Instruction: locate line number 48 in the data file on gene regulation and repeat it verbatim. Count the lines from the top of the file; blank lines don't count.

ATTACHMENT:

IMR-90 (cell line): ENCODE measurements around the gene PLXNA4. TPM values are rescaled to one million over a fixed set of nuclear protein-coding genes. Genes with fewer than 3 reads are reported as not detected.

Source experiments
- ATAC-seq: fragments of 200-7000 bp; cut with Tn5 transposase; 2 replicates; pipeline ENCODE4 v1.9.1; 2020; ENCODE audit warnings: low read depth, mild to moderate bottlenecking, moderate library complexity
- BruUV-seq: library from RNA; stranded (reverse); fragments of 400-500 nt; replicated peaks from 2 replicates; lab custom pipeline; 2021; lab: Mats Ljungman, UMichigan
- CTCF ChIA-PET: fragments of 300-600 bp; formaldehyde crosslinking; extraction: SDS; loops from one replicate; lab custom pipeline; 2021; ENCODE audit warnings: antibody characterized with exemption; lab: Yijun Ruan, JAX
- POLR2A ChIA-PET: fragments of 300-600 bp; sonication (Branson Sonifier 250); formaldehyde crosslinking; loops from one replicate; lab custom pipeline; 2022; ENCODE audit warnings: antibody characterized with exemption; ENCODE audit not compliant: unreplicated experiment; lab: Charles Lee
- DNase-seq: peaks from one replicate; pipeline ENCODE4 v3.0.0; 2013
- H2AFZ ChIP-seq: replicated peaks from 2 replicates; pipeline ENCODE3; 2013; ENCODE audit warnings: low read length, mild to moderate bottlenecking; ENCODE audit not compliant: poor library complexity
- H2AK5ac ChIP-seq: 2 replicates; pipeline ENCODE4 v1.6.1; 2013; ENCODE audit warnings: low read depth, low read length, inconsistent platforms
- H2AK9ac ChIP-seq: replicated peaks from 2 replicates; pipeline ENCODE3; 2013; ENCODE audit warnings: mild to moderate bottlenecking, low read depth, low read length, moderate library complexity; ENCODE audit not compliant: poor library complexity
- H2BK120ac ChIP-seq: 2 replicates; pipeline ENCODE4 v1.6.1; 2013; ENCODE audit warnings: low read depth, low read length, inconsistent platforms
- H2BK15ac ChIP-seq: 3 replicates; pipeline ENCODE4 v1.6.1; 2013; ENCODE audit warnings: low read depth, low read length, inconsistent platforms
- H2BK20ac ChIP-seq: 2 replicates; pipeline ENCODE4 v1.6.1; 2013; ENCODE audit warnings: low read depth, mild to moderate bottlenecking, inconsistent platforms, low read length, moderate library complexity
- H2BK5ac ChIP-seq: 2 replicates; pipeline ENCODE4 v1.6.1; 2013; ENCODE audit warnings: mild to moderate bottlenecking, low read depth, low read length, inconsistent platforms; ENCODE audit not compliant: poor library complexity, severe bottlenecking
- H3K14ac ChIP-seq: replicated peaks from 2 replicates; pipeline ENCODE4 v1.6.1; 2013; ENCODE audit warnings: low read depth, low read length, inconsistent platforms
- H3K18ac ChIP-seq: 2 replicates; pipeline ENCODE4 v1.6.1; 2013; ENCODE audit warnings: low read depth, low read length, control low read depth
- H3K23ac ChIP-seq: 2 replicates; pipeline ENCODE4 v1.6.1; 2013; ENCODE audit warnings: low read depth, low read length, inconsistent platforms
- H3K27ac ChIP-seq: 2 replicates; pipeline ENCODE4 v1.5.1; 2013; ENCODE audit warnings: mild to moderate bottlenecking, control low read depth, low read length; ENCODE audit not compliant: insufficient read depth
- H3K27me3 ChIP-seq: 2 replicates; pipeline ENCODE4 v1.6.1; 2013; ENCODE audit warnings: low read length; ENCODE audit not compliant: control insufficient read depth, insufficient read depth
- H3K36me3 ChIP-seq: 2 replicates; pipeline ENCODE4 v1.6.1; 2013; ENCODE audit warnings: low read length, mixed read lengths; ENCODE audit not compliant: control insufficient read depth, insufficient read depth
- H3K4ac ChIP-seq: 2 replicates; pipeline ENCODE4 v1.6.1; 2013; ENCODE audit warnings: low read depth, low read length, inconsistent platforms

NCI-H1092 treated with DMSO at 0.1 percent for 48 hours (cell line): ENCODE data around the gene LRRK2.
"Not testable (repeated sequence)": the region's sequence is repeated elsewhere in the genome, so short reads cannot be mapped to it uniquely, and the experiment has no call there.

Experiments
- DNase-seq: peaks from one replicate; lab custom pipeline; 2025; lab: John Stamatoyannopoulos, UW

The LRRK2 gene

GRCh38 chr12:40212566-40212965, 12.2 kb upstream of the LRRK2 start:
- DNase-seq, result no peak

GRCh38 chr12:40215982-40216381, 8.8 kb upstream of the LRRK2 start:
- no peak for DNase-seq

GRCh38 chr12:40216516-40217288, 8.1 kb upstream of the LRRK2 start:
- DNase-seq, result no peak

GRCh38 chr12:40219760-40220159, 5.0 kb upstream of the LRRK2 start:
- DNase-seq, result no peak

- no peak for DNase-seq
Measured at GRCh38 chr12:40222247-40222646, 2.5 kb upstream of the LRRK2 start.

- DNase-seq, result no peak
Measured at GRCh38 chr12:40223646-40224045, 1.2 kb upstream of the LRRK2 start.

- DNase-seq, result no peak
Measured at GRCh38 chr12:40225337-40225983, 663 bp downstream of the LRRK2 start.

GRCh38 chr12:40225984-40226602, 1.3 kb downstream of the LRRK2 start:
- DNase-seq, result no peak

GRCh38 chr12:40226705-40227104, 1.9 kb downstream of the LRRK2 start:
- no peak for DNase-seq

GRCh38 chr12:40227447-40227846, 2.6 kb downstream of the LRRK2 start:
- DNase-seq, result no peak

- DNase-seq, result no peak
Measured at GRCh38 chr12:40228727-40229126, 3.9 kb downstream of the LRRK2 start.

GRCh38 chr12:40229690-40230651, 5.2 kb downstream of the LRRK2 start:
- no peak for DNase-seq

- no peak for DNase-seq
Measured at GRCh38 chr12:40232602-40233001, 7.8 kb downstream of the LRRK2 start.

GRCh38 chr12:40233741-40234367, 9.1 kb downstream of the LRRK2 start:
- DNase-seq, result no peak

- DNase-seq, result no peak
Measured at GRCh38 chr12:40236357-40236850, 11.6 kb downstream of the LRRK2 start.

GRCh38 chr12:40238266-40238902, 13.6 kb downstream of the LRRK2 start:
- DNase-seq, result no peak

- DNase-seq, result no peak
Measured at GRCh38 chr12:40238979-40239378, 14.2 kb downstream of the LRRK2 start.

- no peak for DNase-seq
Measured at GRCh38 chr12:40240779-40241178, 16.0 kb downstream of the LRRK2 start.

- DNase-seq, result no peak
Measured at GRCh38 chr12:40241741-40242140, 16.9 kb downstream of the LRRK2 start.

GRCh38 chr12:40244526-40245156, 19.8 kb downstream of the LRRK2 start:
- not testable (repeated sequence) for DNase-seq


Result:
Measured at GRCh38 chr12:40228727-40229126, 3.9 kb downstream of the LRRK2 start.